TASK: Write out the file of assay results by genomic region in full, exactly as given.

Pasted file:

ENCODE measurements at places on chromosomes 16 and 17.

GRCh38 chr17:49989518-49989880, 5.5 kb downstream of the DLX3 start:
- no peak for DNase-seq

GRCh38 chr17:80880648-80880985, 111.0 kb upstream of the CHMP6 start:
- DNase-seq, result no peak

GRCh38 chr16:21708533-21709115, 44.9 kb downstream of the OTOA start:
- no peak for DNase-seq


ENCODE measurements at places on chromosomes 16 and 17.

GRCh38 chr17:49989518-49989880, 5.5 kb downstream of the DLX3 start:
- no peak for DNase-seq

GRCh38 chr17:80880648-80880985, 111.0 kb upstream of the CHMP6 start:
- DNase-seq, result no peak

GRCh38 chr16:21708533-21709115, 44.9 kb downstream of the OTOA start:
- no peak for DNase-seq